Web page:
It never ceases to amaze me that every time the Howard government stands up for the national interests of Australia there are howls of outrage from Labor. Good government is about protecting its people and its country. The entry of illegal immigrants by boat is a classic example. The government took a tough stand, a successful stand, to protect our borders and to stop the influx of illegal entrants into this country. Yet we still hear a continual stream of bleating and crying from the opposition about what a crime it is for the government to be prepared to take tough decisions in Australia's interests—and they wonder why they are still in opposition! They are a joke in the eyes of most Australians.

Inconsistency and hypocrisy: these are the trademarks of the Labor opposition. After the terrible tragedy in Bali, they screamed long and loud about the government's travel advisories: were they correct; who knew what; why were they different to those of other countries? They made some outrageous claims that the government could have done more to warn people before the bombings. Yet only yesterday on the Sunday program the shadow foreign minister, Kevin Rudd, made the outrageous and disgraceful claim that the government was manufacturing security issues to promote its own political position. Either you want the government to provide adequate warnings and take appropriate action or you do not. Labor simply cannot make up their mind and the Australian people know it.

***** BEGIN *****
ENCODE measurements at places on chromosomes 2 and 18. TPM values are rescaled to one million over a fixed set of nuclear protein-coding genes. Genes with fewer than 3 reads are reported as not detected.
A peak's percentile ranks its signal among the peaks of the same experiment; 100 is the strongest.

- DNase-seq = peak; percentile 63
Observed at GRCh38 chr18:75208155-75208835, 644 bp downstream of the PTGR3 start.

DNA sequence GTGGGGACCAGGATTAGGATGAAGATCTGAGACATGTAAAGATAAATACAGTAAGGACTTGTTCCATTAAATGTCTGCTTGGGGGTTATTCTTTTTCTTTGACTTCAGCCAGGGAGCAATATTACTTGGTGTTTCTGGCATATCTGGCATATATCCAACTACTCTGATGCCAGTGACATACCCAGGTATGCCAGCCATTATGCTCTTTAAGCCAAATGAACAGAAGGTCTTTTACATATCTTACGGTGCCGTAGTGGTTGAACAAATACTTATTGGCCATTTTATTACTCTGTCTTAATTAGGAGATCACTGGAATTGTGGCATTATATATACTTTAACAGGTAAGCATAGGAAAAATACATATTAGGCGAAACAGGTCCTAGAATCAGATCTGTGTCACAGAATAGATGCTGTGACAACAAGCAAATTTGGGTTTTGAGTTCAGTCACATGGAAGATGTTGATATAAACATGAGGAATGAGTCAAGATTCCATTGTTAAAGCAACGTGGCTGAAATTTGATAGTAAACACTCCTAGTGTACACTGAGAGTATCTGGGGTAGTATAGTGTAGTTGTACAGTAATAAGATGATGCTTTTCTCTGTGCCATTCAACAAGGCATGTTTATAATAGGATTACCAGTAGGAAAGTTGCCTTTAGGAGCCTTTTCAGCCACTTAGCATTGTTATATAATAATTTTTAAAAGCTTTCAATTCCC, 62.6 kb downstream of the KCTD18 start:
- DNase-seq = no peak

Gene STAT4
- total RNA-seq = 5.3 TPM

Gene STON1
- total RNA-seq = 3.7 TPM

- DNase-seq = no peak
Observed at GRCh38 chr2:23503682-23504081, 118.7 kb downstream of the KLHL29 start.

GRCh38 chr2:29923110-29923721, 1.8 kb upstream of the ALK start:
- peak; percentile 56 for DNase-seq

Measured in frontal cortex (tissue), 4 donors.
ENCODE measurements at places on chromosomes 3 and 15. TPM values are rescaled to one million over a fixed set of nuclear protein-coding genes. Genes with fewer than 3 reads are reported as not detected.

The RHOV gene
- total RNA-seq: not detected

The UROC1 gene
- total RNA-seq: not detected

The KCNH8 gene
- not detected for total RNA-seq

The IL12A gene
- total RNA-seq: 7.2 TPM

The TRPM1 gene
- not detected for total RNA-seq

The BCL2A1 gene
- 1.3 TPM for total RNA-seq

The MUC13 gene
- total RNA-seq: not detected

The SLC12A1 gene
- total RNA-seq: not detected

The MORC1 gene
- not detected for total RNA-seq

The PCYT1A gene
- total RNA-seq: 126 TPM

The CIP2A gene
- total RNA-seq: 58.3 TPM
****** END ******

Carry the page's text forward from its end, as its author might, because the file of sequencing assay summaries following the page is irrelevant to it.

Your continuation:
If you want to know what Labor federally would be like in government, just remember the 13 years of terrible financial mismanagement and the real pain and misery that were brought on Australian families and then take a look at the state governments' performances. The Labor state governments are becoming arrogant and deceitful. The premiers of all the states are becoming political commentators. They are refusing to take responsibility for anything. They are responsible for state schools, they are responsible for state hospitals and they are responsible for state roads. But night after night on television we see Premier Bracks, Premier Carr, Premier Beattie and all the other state premiers offering their political commentary on what the federal government should be doing. They are always there to claim the credit, but they are never prepared to take the blame or responsibility for the issues that are their responsibility.